Yoon Mi-rae Returns to Her Roots

      February 24, 2007 10:21

      Yoon Mi-rae

      Yoon Mi-rae has returned with her third album after a four-year hiatus. Yoon draws on the difficulties she went through as a child of an Africa American father and a Korean mother. "I've sung many songs, but never sung about my life. So this time, I wanted to tell my fans who I am," she says.

      Her father, who was a radio DJ when serving in the U.S. Forces in Korea, provides an English voiceover. "I listened to my father's music from when I was in my mother's womb," she says. "He is the one who awakened a sense of rhythm in me when I was a child. He had 30,000 LPs and threw a party almost every day. He was my music teacher, still is, and will be forever."

      Yoon displays the full range of her talents on her new album, which covers genres from hip-hop to soul and R&B. The rap she performs in songs like "Black Diamond" and "Pay Day" is thrilling. "Rapping sends audiences wild when you’re on stage. It accompanies an exciting performance and really energizes people. Singing a tune is a bit boring, I think," she said. After all, she is the best female MC in Korea.

      During her absence due to conflict with her agency, she toyed the idea of giving up. "It was so difficult to live as a musician that I often thought about giving up. But I couldn't live without music," she said. Being of mixed race, she is no stranger to difficulty. Yoon took a high school equivalence exam after she dropped out of school at the age of 15.

      "When I came to Korea as a young girl, I had no friends and couldn't speak Korean, so I spent most of my time in a game arcade," she said. "The old lady who ran the arcade was my closest friend. Kids of my age only bullied me. They called me 'negro' and shouted 'Yangkee, go home' at me. They told me to go back to my country with a ticket they were going to buy for me. I went to an international school, but there were only two students of African American descent including me, and I was still treated badly."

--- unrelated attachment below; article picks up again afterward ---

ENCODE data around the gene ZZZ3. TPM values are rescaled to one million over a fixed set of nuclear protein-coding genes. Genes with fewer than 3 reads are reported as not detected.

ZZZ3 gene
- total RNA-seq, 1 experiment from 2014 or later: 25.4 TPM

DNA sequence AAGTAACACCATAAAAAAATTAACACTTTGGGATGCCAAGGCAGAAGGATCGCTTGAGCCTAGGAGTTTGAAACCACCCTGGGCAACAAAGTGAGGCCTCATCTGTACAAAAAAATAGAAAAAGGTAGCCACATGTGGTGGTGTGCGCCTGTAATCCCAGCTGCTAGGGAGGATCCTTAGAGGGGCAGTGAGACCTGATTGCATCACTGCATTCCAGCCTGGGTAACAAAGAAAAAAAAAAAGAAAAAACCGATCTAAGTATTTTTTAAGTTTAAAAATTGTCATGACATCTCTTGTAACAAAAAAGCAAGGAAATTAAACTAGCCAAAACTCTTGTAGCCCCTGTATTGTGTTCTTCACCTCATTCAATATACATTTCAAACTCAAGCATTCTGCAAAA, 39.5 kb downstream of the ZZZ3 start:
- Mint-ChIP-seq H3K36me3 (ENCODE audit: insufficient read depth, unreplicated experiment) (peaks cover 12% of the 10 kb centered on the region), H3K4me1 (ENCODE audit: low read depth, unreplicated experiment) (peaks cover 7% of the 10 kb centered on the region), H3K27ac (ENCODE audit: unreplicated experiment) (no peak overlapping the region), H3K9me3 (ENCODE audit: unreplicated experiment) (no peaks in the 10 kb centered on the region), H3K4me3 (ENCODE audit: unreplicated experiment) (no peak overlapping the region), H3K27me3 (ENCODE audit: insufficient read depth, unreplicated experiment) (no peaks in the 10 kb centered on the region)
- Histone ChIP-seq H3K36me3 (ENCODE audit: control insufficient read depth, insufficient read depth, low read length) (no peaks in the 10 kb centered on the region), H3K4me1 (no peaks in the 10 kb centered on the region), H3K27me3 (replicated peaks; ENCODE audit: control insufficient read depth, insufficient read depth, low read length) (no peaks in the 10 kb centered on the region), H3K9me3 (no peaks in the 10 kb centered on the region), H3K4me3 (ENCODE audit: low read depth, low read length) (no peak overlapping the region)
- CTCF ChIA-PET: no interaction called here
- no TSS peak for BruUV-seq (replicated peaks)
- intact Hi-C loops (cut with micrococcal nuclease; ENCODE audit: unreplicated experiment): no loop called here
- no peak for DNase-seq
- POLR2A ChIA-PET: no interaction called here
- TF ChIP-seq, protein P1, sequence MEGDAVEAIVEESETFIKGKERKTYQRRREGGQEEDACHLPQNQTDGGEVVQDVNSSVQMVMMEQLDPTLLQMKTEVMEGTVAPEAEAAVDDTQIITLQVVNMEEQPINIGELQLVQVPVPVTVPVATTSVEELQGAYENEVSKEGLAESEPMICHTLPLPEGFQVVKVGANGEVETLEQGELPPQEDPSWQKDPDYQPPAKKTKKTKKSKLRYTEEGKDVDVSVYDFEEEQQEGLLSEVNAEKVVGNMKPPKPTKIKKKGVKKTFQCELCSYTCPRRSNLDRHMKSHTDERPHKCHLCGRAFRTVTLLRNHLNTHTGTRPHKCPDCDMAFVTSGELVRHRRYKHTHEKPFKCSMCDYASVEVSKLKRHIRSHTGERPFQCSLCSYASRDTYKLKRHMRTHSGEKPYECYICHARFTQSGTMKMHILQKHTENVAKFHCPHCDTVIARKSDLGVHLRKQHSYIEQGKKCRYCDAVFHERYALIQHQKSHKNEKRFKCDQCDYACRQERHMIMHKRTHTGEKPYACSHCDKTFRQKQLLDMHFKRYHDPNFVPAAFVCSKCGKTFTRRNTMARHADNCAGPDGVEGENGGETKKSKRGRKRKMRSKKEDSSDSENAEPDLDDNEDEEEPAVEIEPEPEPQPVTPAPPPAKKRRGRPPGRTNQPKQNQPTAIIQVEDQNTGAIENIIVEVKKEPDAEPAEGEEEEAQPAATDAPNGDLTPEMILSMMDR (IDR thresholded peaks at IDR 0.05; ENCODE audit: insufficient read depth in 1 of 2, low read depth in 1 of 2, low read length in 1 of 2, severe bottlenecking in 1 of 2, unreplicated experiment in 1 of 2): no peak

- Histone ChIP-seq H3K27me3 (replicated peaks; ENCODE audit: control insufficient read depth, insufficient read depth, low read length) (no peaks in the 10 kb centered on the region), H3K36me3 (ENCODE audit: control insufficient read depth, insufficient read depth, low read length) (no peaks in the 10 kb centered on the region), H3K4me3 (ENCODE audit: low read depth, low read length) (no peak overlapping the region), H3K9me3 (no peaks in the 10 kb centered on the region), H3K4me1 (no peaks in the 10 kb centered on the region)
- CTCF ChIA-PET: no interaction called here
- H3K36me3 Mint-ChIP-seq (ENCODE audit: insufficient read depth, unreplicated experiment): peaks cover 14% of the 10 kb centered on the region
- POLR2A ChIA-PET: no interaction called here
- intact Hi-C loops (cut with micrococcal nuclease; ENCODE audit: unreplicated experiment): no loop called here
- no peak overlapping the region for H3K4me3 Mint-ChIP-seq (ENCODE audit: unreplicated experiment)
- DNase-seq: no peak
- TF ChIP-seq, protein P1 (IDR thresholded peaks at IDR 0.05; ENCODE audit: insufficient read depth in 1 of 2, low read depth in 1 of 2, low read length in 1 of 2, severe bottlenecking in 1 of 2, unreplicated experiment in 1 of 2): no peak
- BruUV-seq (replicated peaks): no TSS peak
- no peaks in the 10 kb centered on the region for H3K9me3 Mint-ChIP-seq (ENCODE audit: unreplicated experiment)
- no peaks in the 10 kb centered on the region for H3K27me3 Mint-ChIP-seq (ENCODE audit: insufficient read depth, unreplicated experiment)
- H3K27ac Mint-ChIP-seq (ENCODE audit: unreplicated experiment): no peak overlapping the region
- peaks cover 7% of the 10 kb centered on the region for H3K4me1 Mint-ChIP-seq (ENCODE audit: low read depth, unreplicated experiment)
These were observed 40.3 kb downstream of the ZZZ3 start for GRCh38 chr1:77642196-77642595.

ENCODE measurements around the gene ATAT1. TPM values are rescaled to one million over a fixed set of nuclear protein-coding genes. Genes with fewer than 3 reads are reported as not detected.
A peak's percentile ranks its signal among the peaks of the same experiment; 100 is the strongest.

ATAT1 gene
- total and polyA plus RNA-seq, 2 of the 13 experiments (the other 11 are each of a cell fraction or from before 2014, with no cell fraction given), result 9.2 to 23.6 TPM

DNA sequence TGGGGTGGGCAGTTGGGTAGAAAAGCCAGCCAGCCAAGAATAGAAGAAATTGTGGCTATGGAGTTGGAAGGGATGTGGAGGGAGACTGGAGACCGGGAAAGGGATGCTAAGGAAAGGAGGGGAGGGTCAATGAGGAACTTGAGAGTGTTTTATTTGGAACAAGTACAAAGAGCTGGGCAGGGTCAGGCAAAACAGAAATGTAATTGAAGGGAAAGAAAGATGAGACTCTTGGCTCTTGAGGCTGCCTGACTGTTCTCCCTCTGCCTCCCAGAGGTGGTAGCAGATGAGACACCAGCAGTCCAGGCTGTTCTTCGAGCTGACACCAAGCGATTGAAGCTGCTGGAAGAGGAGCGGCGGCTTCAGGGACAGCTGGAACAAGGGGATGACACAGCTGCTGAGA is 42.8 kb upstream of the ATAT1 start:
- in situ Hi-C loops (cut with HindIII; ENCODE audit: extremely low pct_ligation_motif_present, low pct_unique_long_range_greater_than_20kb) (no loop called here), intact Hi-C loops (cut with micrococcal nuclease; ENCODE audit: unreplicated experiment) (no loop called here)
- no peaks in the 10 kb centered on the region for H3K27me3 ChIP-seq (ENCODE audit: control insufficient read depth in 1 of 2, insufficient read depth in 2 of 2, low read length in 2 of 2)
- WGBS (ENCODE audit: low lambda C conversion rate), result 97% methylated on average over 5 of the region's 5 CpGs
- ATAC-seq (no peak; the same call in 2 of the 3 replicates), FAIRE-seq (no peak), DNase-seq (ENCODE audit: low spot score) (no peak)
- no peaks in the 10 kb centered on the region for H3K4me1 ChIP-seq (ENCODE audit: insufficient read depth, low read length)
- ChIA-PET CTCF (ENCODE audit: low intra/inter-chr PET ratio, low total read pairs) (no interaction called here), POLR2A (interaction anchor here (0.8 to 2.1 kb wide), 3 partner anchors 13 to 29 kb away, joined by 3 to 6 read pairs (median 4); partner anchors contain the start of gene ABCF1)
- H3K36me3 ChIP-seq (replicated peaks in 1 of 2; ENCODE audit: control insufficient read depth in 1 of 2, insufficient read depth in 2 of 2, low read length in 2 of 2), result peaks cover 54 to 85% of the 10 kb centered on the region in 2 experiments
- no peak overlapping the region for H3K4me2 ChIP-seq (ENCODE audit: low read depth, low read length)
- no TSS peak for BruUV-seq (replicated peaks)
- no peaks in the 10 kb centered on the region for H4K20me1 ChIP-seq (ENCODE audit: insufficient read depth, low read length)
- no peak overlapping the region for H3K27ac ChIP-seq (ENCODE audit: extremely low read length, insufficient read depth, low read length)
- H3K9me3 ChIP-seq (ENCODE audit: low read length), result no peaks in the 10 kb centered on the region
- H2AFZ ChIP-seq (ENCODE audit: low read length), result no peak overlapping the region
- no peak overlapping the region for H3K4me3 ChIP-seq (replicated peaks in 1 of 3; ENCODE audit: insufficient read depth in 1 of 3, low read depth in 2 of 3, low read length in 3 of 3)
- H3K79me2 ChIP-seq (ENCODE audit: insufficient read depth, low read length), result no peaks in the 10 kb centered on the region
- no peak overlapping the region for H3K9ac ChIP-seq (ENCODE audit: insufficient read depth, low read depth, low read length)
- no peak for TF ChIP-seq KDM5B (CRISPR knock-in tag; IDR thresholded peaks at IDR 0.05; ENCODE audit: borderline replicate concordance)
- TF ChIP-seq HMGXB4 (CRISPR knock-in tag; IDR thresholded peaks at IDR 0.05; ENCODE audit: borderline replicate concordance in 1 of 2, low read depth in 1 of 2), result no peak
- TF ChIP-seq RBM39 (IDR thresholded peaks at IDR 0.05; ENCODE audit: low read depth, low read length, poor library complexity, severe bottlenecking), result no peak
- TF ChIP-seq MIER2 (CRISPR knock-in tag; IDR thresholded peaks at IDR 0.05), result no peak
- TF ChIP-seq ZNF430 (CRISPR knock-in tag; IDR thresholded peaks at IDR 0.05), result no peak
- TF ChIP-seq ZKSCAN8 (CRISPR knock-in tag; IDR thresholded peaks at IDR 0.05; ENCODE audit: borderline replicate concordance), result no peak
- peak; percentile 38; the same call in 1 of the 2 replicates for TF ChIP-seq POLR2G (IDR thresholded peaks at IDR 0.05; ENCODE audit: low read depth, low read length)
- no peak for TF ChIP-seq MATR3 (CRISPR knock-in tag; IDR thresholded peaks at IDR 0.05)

Yoon confesses she always felt confused about her identity since she was considered neither American nor Korean nor African-American. "But to my amazement, after making my debut in the entertainment world, people treated me as just an entertainer," she said. "I was puzzled at first, but now I’m happy about it." When she started to work as a singer, she hid the fact that her father is an African American because her agency convinced her to do so, warning her of prejudice. "Tell them that your grandfather or grandmother was half African-American," they advised her. "When the success of half-Korean U.S. football player Hines Ward raised interest in mixed-race children in Korea last year, I was so furious," Yoon said. "Were there no mixed-race children in Korea before Hines Ward? And have things changed now? No, it's as if nothing has happened." She herself plans to help mixed-race children in one way or another.

      Yoon wants to be a musician free from obsession about success, but it isn't easy because music is also her bread and butter. "I decided to be a musician because I love music, but as I get older there are times I have to play music for money. I want to make enough money by playing music to buy a house for my mother and treat those I love well. I hope to establish a firm reputation as a musician 10 years from now so that I can pursue music I really want to pursue without caring about the public response."

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